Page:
Terminator: Dark Fate (2019)
Directed by: Tim Miller
Written by: David S. Goyer, Justin Rhodes, Billy Ray
Starring: Linda Hamilton, Arnold Schwarzenegger, Mackenzie Davis, Natalia Reyes, Gabriel Luna
The greatest tragedy of Terminator: Dark Fate is how much potential lies in it.
Of all the Terminator sequels to come since Terminator 2: Judgment Day, this is the one that feels the closest to greatness. The characters, themes, and performances are all there, but neither the film’s narrative nor its action sequences are compelling enough to push it to a memorable action experience.
Its first and greatest asset is the return of Linda Hamilton to the role of Sarah Connor. Stepping back into the combat boots she wore and badass weaponry that she wielded in Terminator 2, Hamilton hasn’t lost a single step in any of the 28 years between her takes on the role. From the curses she spits, her moments of vulnerability, to the hard-edged, grazzled tone she lends Sarah’s voice, this take on the character is the film’s strongest asset. Hamilton receives assistance from the film’s other strongest asset, Mackenzie Davis’ resistance hero, Grace.
As an augmented human, Grace is an attempt to meld the humanity of Kyle Reese with the superhuman feats of Arnold Schwarzenegger’s T-800. She is kind, selfless, and utterly loyal to her cause: to protect the next savior of humanity, Dani Ramos.
Dani is a target of the Rev-9 (Diego Luna), a Terminator sent into the past by the malicious AI
Skynet Legion to assassinate her. This thread, unfortunately, is the main source of the film’s flaws: frequent attempts to harken back to the legacy of Terminator 2. In doing so, the film proves itself to be less of a sequel and more of a hollow imitation.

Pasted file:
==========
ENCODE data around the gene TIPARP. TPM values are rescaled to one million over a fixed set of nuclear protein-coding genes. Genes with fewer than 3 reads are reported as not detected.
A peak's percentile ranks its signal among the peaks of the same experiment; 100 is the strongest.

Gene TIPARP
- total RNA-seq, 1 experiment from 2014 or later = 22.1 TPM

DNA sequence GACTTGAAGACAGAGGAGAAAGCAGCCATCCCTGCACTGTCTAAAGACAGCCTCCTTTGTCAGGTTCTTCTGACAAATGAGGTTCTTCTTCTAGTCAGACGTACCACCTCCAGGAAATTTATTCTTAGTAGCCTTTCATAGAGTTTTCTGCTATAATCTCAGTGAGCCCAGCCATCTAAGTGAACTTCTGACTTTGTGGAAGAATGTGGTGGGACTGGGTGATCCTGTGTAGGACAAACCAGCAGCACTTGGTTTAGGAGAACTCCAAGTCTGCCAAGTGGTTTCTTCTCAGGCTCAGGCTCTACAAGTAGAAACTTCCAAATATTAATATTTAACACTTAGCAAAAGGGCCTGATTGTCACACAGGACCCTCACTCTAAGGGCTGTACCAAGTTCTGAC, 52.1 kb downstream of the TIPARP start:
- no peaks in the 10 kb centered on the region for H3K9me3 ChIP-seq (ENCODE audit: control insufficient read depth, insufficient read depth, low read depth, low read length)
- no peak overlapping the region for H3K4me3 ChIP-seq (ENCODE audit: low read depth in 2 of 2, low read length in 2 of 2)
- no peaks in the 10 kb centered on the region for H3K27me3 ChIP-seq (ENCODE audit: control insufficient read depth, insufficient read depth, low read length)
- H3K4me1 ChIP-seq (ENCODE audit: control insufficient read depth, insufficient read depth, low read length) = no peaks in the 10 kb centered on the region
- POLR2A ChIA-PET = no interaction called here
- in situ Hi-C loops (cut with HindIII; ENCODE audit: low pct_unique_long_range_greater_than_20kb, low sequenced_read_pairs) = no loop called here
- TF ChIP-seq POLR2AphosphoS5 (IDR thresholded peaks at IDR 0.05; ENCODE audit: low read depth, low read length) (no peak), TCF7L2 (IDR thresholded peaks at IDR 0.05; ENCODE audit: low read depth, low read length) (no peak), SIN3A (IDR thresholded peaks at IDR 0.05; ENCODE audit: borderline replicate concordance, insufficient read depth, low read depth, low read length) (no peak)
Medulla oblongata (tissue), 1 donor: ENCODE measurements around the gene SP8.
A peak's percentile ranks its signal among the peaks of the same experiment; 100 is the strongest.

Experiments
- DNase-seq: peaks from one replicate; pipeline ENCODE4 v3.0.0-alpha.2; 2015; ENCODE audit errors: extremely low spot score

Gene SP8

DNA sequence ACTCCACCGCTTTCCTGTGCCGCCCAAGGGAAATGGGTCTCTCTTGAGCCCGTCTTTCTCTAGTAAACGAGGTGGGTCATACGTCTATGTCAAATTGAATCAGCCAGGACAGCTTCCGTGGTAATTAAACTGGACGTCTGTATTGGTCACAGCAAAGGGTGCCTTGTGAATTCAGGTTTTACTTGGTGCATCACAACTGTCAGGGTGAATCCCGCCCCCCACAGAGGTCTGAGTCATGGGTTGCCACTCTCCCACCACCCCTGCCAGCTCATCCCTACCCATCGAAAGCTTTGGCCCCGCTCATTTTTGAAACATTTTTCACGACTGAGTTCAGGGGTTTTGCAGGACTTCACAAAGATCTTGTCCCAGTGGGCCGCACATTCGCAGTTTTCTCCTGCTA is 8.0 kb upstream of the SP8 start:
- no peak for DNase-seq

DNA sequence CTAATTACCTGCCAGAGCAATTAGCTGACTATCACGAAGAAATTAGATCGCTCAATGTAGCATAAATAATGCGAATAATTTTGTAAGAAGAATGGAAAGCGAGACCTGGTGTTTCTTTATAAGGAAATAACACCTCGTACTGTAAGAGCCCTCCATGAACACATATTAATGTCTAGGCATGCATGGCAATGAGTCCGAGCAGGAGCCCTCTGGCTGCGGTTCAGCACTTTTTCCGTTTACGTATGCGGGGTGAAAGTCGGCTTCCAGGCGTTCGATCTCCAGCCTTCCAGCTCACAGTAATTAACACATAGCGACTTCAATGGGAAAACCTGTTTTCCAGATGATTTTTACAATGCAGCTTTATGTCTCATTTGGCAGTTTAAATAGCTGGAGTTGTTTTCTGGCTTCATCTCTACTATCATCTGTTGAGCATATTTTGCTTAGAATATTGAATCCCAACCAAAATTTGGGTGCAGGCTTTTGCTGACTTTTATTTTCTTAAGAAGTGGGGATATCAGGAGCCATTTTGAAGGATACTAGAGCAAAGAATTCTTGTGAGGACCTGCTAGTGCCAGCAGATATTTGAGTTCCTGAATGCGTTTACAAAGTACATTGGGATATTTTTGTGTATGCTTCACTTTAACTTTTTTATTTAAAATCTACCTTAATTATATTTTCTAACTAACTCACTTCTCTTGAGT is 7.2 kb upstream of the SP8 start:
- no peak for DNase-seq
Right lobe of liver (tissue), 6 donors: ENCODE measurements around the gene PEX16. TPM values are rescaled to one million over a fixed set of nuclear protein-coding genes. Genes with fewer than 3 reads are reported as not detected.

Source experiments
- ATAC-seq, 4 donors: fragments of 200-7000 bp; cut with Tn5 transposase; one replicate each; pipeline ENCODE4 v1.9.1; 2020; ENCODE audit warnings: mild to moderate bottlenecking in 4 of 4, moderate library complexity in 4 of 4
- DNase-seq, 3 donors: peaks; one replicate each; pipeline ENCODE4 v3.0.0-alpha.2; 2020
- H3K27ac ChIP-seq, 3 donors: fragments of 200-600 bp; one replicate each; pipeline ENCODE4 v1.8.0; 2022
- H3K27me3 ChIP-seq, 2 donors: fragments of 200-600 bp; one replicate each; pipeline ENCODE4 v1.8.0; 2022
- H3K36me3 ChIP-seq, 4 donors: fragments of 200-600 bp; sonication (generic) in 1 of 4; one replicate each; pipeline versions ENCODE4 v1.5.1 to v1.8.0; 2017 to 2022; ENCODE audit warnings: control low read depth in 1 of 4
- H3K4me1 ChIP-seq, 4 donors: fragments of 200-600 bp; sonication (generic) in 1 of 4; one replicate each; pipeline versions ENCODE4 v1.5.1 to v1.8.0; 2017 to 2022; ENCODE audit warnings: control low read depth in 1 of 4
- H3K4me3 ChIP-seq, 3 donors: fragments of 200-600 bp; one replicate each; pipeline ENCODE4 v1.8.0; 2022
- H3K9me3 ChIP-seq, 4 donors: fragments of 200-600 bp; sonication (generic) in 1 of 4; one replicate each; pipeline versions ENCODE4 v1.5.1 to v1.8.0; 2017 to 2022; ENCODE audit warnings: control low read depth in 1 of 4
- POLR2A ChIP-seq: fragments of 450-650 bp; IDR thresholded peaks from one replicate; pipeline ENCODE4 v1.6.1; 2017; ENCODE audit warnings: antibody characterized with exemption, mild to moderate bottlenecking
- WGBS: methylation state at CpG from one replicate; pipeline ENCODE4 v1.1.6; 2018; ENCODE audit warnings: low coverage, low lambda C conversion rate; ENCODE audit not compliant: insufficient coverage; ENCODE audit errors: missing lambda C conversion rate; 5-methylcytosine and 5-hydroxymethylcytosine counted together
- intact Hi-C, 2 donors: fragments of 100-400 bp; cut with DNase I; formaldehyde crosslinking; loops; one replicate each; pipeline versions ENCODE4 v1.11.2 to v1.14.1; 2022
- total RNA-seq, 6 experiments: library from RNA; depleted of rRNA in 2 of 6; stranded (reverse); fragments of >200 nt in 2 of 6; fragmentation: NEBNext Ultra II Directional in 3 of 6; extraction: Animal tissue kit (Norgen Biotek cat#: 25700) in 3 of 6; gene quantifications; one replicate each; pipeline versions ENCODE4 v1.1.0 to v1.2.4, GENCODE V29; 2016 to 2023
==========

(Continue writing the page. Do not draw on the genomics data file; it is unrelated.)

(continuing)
The Rev-9, despite occasionally displaying some impressive feats of CGI-manship, is but a pale imitation of Robert Patrick’s T-1000, an antagonist who the series has yet to top. The hollow imitations extend to its action sequences as well: an opening chase in Mexico City feels like an all-too-familiar retread of the opening car chase in Terminator 2. And when the film tries to branch out and devise a set-piece for itself (one set underwater) it is a muddled, grey, barely coherent montage that leaves one feeling less enthralled and more baffled. And when Arnold Schwarzenegger returns to make his much-advertised reappearance as the T-800, it only serves as a reminder of the greatness the first two films had that all subsequent sequels have lacked.
The Terminator duology created by Cameron left a bittersweet, open ending that has allowed numerous filmmakers to try to answer the question of what happened next. Despite being the most determined attempt yet to answer that question, Terminator: Dark Fate instead makes one feel that Terminator 2’s ending is best left unanswered.